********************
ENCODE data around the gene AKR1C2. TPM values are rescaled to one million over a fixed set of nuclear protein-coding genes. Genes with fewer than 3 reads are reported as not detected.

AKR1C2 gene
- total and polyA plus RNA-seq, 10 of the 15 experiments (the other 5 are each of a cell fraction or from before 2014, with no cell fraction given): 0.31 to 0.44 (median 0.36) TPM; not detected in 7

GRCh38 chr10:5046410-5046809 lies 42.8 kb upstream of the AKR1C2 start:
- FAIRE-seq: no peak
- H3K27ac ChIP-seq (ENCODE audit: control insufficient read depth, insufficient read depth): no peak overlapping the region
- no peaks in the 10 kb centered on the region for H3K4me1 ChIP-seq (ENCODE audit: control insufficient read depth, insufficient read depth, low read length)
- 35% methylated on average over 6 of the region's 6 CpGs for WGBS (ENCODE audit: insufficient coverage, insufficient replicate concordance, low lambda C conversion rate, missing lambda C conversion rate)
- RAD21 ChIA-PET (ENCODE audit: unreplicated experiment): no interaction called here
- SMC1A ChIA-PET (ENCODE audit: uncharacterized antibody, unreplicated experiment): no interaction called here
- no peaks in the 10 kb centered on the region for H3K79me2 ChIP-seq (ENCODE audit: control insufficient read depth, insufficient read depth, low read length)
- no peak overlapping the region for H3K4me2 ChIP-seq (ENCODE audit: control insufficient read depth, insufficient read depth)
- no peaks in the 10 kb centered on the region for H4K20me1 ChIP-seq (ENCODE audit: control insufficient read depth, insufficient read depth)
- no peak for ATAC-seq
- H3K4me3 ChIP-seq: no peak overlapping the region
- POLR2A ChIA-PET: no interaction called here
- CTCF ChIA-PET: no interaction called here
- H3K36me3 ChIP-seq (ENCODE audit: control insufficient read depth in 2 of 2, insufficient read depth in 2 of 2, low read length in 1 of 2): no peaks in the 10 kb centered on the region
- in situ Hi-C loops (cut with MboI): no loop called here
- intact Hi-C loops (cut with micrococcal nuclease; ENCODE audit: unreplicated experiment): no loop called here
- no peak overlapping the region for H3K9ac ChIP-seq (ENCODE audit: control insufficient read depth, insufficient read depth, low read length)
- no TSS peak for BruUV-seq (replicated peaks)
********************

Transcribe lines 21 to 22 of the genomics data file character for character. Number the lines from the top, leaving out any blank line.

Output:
- no peak overlapping the region for H3K9ac ChIP-seq (ENCODE audit: control insufficient read depth, insufficient read depth, low read length)
- no TSS peak for BruUV-seq (replicated peaks)